Polenta Cakes With Tomato Jam and Goat Cheese
You could make the polenta cakes a day ahead, including the frying. When ready to serve, top with tomato sauce and goat cheese and heat in the oven.
5 cups water
1 pint (2 cups) whipping cream
1/4cup grated Parmesan cheese
2 cups instant polenta
2 tablespoons plus 1/4 teaspoon coarse salt
1 can (12 oz.) diced tomatoes in sauce
1 teaspoon tomato paste
1/4 teaspoon sugar
1 tablespoon olive oil
3 oz. goat cheese, crumbled
Heat water and cream to a simmer in a large, heavy saucepan over medium heat. Whisk in Parmesan and 2 tablespoons of the salt. Whisk in polenta in a steady stream, until thick and smooth, about 2 minutes. Transfer to a greased 17-by-12-inch rimmed baking pan. Cover polenta with parchment paper; refrigerate until firm, about 6 hours.
Heat diced tomatoes in sauce to a simmer in a saucepan over medium heat. Add tomato paste; cook 5 minutes. Add sugar and 1/4 teaspoon of the salt. Transfer to a food processor or blender; pulse until slightly chunky. Keep warm.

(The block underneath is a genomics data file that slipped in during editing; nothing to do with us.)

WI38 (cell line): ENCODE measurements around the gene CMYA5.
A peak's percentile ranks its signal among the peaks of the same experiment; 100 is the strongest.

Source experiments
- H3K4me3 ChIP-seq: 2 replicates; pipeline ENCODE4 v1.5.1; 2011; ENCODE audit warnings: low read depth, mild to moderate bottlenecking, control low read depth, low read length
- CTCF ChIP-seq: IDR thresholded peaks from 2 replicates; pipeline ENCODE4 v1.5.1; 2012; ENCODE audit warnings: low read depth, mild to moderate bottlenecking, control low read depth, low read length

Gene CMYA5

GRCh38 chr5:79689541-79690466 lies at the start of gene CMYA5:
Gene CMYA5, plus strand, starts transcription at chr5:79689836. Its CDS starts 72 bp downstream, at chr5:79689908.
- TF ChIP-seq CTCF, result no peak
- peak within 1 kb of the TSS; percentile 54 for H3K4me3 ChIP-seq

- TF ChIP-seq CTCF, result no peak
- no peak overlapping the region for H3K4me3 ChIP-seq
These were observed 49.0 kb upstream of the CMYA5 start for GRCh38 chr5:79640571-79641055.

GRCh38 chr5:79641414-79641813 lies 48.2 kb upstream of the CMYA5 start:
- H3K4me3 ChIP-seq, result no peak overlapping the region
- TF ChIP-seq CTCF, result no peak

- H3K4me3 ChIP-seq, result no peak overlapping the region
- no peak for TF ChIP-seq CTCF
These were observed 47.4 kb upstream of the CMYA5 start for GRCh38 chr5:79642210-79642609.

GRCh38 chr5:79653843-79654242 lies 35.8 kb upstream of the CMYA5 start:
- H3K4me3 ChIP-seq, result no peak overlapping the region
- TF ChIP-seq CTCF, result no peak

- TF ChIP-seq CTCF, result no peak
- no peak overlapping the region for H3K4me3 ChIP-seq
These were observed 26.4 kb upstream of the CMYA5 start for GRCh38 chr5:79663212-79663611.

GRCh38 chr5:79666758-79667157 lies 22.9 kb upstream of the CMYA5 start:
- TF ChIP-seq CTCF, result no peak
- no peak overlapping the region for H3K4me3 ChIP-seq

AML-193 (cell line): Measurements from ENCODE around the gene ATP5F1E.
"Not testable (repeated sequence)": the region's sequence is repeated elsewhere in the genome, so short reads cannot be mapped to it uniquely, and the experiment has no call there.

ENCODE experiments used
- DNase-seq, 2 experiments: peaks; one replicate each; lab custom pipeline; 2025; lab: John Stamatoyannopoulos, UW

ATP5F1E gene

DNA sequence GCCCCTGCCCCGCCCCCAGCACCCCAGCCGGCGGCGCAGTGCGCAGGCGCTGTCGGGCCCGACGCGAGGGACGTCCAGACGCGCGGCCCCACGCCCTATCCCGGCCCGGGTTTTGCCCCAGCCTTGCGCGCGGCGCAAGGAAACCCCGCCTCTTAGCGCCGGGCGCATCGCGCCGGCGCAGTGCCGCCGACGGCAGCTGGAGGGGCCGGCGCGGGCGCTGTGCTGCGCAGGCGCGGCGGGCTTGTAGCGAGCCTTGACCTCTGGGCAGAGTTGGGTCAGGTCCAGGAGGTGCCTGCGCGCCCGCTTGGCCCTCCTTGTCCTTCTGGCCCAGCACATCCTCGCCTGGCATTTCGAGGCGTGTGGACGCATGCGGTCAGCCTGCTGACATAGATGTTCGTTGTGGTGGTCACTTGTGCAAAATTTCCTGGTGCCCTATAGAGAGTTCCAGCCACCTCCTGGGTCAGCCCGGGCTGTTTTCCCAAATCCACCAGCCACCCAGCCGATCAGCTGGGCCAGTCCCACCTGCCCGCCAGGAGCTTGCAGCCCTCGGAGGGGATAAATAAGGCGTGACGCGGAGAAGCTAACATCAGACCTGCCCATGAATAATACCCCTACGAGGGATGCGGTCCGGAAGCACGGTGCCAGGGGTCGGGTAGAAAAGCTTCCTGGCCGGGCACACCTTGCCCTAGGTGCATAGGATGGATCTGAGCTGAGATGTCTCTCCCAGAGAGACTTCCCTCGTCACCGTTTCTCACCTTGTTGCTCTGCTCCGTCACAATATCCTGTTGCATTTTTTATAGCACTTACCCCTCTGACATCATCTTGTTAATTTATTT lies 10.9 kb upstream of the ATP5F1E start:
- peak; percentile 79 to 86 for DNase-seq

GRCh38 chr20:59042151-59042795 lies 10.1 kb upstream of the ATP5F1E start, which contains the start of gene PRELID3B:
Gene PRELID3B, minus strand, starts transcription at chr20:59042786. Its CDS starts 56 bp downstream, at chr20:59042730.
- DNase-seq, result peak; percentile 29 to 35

Cut 1 1/2-inch shapes out of the polenta (squares, circles, diamonds). Heat olive oil in a medium skillet; add polenta shapes in batches. Cook until golden brown on both sides, about 16 minutes. Transfer to a paper-towel lined plate.
Dab with more paper towels. Place polenta on serving platter; top each with a little of the tomato jam and goat cheese. Serve warm. Makes about 80 cakes.
Nutrition information: Per serving: 182 calories, 61 percent of calories from fat, 12 g fat, 7 g saturated fat, 38 mg cholesterol, 14 g carbohydrates, 4 g protein, 905 mg sodium, 1 g fiber
-- The Wichita Eagle—12/22/10
6 tablespoons mayonnaise
2 teaspoons prepared mustard
2 tablespoons ketchup
16 ( 1/2-inch-thick) diagonal slices baguette, toasted
16 cooked large shrimp, shelled and deveined
2 tablespoons chopped fresh parsley
Combine the mayonnaise, mustard and ketchup. Spread a portion of mayonnaise mixture on each piece of toast. Top with a shrimp. Sprinkle with parsley. Makes 16 toasts.
-- The Wichita Eagle—12/22/10